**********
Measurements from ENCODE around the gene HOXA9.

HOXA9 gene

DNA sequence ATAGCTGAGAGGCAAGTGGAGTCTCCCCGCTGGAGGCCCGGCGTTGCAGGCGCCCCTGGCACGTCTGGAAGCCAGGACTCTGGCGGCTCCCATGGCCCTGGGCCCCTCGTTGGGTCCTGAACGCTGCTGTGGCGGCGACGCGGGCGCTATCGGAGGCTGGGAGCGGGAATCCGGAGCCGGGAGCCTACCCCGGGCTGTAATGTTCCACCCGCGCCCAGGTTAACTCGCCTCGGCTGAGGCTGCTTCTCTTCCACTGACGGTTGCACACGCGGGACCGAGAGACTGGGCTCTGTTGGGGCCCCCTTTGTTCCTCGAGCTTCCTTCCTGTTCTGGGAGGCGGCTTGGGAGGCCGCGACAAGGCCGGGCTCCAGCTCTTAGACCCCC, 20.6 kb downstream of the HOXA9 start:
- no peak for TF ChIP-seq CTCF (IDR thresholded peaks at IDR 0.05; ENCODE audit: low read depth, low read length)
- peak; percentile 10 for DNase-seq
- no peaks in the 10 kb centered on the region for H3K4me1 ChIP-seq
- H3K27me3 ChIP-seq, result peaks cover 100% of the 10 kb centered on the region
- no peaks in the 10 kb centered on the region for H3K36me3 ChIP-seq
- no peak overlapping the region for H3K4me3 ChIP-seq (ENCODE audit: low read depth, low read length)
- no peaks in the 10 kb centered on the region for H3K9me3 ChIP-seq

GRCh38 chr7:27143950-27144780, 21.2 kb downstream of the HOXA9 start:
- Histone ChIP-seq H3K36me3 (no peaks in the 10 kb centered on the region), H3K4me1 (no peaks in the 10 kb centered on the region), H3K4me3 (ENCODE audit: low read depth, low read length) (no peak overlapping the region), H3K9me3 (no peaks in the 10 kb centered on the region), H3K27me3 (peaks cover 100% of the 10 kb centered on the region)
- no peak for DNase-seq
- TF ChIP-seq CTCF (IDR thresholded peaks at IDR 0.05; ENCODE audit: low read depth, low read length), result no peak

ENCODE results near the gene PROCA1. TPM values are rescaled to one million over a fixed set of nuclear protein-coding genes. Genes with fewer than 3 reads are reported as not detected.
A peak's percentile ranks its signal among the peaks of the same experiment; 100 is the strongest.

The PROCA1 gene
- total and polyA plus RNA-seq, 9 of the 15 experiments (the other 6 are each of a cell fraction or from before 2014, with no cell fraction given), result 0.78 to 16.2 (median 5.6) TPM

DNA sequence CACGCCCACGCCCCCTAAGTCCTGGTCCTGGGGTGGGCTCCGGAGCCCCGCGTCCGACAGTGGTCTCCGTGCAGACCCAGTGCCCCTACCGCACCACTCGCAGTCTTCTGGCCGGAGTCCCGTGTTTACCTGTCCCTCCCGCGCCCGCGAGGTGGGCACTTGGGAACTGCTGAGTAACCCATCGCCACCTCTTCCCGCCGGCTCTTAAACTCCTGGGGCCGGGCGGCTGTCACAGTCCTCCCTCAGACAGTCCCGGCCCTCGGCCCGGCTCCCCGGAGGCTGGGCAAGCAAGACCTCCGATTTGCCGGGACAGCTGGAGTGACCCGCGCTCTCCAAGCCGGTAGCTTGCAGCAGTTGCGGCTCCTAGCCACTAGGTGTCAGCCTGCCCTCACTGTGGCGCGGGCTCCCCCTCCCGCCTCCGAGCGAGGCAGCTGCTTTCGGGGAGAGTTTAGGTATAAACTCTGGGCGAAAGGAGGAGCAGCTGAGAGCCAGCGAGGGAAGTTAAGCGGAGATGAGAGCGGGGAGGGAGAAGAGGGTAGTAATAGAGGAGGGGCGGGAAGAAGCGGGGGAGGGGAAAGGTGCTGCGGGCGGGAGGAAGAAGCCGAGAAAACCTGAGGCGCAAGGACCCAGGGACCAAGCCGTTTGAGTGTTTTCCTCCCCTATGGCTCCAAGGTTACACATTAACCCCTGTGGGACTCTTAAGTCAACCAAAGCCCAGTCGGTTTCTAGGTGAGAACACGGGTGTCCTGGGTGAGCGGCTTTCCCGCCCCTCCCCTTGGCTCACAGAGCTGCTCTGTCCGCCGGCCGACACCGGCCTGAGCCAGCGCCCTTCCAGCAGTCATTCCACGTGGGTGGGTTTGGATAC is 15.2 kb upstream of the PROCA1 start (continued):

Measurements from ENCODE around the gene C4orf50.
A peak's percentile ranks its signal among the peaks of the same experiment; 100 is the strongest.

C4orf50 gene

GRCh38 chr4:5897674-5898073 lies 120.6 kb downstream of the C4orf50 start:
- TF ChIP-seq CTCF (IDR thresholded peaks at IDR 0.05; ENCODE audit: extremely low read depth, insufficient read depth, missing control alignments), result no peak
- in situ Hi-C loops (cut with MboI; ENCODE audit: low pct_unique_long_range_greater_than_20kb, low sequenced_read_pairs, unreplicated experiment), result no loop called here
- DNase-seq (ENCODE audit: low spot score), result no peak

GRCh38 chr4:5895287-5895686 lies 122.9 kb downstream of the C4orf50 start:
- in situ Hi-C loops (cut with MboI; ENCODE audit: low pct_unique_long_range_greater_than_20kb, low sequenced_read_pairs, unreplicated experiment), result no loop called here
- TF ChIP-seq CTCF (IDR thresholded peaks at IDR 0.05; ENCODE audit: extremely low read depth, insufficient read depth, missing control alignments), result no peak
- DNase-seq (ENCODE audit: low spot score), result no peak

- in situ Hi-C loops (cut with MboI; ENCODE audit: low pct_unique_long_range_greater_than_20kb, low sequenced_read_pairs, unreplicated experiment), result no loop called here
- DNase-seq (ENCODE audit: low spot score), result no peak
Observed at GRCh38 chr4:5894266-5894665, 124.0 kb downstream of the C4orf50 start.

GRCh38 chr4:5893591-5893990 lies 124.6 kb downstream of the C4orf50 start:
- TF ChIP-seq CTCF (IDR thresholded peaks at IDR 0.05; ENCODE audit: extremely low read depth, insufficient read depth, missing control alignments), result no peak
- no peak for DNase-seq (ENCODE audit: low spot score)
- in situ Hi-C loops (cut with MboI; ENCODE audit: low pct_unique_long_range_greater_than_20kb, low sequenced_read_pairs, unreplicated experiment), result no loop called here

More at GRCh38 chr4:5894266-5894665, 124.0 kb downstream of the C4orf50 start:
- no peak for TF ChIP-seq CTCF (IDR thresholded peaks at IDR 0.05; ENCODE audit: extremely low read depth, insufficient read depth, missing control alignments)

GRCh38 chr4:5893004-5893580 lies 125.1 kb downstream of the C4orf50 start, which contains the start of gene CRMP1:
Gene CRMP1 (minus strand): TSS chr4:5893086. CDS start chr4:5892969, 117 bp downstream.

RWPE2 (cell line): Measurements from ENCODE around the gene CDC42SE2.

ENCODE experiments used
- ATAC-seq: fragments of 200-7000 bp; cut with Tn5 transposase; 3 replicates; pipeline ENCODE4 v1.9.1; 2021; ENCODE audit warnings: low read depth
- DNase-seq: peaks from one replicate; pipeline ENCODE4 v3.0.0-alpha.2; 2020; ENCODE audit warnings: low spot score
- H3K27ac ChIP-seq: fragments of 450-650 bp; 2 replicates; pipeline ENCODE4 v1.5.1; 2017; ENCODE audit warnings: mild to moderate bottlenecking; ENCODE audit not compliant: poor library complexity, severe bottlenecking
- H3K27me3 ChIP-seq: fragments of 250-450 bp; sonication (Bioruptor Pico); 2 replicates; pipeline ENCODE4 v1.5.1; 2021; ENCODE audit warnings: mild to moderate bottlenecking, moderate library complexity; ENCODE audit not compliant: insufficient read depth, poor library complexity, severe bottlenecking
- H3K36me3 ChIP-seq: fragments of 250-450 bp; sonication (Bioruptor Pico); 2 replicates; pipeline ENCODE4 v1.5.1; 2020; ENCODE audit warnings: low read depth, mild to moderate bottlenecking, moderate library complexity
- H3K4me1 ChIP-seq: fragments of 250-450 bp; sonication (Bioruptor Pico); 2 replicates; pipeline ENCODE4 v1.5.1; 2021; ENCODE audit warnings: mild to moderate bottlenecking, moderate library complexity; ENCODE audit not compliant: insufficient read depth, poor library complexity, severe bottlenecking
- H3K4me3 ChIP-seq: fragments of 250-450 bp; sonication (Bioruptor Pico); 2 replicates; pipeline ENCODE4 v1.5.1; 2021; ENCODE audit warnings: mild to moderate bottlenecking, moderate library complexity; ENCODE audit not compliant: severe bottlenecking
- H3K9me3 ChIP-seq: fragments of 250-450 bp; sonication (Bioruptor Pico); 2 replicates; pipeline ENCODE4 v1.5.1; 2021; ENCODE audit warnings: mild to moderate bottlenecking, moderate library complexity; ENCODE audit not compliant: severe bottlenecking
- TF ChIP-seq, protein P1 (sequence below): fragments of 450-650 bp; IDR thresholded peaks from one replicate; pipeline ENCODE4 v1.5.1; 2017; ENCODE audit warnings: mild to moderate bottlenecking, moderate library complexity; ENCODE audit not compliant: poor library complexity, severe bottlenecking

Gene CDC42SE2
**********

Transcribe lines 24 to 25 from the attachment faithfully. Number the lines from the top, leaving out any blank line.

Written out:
- TF ChIP-seq CTCF (IDR thresholded peaks at IDR 0.05; ENCODE audit: extremely low read depth, insufficient read depth, missing control alignments), result no peak
- in situ Hi-C loops (cut with MboI; ENCODE audit: low pct_unique_long_range_greater_than_20kb, low sequenced_read_pairs, unreplicated experiment), result no loop called here